Now you would think that God would say, “you messed up, you’re on your own, I’m not going to help you. You’re sinful and unholy.” But that's not the way our God is. You see, God sees all our weaknesses, our hurts and all our faults. He sees how soiled our souls are. He sees the stain of sin within us. Yet, because He likes to get his hands dirty, He doesn’t mind embracing us while we’re soiled with our sins and failures.           


Psalm 113: 5-9 speaks of this:

Who is like the LORD our God, enthroned on high, looking down on heaven and earth? He raises the needy from the dust, lifts the poor from the ash heap, Seats them with princes, the princes of the people, Gives the childless wife a home, the joyful mother of children.

Let me share a story of how God accomplishes this in us. 2 years ago, I was in the prayer tent at our Parish Christmas Festival. I was positioned near the shepherds who were in front of a small fire tending their flocks. One night, one of the shepherds broke out of character and found his way to my tent with a distress Call for Help! Apparently, the shepherds were getting harassed by a young boy who was taunting them and throwing sticks at them. The message was, “You need to get that kid out of here!” So, I walked over to the young boy and introduced myself. My plan was to distract him by inviting him over to my tent and it worked. The young boy asked what my tent was for. I explained that we pray for people. Some people want God to hear their petitions or they may want to receive a special blessing for Christmas. I asked the boy if he had anything that he wanted me to pray for. At that point, he put his head down and I noticed that he started to cry. He looked up at me and asked that we pray for his uncle. His uncle had recently died and he was very close to him. He missed him a lot. So, we prayed. After the prayer he thanked me and went on his way.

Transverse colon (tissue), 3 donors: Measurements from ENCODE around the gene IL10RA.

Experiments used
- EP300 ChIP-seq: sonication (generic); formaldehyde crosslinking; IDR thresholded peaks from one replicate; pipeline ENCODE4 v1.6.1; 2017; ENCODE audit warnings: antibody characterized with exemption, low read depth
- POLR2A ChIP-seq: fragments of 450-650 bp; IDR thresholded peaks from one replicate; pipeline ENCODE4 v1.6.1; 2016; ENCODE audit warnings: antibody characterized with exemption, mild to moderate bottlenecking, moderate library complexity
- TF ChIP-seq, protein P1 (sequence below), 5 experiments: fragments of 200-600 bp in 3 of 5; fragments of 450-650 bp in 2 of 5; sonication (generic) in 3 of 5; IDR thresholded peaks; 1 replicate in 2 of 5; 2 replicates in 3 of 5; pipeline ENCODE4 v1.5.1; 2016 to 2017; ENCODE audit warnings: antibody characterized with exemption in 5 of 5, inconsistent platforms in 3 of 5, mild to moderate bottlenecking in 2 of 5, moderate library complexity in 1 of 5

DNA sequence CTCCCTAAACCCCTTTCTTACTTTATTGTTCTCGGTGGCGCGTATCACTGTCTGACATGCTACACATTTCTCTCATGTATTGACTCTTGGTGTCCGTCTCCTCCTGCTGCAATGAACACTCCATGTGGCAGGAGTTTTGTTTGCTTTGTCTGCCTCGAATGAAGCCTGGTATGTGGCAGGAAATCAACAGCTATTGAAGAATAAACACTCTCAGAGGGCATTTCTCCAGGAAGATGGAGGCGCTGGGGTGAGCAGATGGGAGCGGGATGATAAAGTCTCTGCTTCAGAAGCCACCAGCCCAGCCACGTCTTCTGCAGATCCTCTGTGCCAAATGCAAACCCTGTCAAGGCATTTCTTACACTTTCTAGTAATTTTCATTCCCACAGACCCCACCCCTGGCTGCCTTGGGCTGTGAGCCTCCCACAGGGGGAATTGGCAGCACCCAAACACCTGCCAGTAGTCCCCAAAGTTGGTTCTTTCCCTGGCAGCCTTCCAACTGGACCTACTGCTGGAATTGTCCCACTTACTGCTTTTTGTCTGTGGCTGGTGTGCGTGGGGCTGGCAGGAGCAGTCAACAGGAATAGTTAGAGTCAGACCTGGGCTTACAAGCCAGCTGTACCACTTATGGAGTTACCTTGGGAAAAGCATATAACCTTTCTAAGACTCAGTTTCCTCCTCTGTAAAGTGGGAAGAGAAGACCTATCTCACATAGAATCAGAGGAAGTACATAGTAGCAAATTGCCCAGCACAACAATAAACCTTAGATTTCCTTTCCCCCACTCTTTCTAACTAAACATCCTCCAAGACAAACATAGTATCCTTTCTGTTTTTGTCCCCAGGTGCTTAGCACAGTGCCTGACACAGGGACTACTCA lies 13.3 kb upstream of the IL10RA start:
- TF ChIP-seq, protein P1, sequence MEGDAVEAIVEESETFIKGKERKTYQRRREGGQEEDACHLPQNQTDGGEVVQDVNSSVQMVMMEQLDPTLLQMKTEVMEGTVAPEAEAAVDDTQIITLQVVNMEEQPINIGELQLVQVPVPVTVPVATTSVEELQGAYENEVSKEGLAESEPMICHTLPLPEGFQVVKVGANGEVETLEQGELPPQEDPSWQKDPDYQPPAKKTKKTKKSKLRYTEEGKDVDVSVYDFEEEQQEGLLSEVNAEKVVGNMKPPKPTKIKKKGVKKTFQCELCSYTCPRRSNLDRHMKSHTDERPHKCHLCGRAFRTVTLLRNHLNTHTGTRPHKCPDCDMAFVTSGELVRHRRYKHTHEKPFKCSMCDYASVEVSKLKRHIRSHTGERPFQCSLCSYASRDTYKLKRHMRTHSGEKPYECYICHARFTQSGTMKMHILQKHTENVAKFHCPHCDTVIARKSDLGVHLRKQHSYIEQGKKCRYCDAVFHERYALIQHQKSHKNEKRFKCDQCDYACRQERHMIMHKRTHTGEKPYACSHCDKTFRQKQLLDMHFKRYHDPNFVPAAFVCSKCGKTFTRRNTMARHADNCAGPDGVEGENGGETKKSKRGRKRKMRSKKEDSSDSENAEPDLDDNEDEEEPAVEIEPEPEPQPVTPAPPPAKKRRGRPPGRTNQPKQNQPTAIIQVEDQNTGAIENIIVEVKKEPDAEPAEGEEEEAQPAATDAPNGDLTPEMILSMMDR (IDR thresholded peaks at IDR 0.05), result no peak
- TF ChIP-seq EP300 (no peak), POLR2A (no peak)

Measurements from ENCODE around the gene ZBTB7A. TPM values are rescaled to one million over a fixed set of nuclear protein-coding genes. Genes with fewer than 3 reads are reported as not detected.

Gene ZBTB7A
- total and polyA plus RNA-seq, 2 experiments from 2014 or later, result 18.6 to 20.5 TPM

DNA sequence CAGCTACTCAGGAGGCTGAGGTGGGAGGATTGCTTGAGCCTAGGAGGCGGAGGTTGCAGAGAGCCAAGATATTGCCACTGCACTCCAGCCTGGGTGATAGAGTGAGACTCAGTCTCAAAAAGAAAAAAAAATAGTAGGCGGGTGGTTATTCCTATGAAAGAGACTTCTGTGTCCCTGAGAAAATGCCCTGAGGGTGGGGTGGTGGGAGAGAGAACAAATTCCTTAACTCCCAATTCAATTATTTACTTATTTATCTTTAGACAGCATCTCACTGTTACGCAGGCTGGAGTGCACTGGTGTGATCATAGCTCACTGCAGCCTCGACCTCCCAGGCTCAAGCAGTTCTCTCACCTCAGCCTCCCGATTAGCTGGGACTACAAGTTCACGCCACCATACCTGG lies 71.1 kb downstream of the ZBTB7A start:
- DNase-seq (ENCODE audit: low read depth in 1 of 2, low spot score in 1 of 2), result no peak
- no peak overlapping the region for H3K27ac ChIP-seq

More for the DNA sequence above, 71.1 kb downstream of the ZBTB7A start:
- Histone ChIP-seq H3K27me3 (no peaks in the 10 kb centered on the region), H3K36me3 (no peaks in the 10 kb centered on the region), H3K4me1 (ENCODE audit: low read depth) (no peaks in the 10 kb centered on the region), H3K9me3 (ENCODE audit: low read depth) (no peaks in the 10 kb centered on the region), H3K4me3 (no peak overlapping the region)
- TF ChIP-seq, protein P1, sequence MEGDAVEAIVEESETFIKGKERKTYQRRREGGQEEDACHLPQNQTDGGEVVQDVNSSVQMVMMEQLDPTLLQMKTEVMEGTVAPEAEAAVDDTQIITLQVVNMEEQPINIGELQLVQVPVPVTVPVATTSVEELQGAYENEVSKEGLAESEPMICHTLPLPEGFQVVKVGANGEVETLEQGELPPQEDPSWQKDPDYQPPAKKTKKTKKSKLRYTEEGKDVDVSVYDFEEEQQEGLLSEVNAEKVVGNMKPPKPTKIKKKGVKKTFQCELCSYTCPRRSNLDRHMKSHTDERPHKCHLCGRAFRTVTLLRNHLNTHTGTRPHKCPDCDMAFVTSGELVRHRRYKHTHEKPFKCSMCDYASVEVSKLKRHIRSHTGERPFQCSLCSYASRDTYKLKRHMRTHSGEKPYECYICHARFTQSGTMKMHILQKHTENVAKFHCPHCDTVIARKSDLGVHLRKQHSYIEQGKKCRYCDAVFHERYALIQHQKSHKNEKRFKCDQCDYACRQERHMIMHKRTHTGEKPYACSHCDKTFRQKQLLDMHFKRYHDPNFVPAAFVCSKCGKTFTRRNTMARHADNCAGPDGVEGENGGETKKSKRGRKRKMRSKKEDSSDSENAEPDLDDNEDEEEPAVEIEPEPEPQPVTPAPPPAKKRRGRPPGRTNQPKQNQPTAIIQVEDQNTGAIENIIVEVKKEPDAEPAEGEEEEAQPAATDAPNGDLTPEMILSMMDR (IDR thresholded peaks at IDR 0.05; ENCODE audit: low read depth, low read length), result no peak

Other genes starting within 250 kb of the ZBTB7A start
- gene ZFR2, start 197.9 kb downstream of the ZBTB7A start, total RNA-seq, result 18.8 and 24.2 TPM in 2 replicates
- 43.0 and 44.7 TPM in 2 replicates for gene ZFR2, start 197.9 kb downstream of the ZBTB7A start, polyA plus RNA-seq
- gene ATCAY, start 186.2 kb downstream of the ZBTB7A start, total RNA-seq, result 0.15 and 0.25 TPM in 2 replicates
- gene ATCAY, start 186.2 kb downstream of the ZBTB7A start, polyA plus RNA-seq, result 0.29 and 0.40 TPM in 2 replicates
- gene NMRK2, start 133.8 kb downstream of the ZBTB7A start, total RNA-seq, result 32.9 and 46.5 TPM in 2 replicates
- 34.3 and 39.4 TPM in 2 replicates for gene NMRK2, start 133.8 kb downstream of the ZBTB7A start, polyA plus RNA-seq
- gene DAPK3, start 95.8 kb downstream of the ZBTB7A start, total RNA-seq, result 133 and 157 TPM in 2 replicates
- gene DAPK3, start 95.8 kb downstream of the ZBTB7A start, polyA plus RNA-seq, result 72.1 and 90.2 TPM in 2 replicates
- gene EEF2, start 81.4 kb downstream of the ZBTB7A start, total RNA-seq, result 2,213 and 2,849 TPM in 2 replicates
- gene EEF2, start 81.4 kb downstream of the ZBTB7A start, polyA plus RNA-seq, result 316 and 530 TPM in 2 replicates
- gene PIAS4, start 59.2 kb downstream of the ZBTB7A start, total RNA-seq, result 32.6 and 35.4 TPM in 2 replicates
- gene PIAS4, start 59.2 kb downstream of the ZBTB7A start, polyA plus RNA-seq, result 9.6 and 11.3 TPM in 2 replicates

This past year, I was in the tent again and while praying with a family, I saw from the corner of my eye a young boy anxiously waiting to meet with me. When his turn came, he said to me, “Do you remember me?” I looked at him for a short while and then realized it was him again. I told him, “Yes, I do remember you. How are you doing this year? Do you have anything that we need to pray for? He looked at me with a big smile and said, “ Nope. Everything is alright.” And then he left.

So here we have a child who was restored. One minute he’s going to get kicked out of the festival and the next he’s crying and praying to God. God reached down, saw his wounds and got his hands dirty. He touched this boy and transformed him from Dennis the Menace to St. Francisco Marto – one of the Fatima children.

So, if you’re beating yourself up over your Lenten failures, don’t write yourself off. You're not too far from the finish line, you haven't failed too many times. Don't give up or quit. Remember, God loves to get his hands dirty! There's no depth to which God won't get his hands dirty to free you, to restore you and bring you back on the right path of your journey through Lent.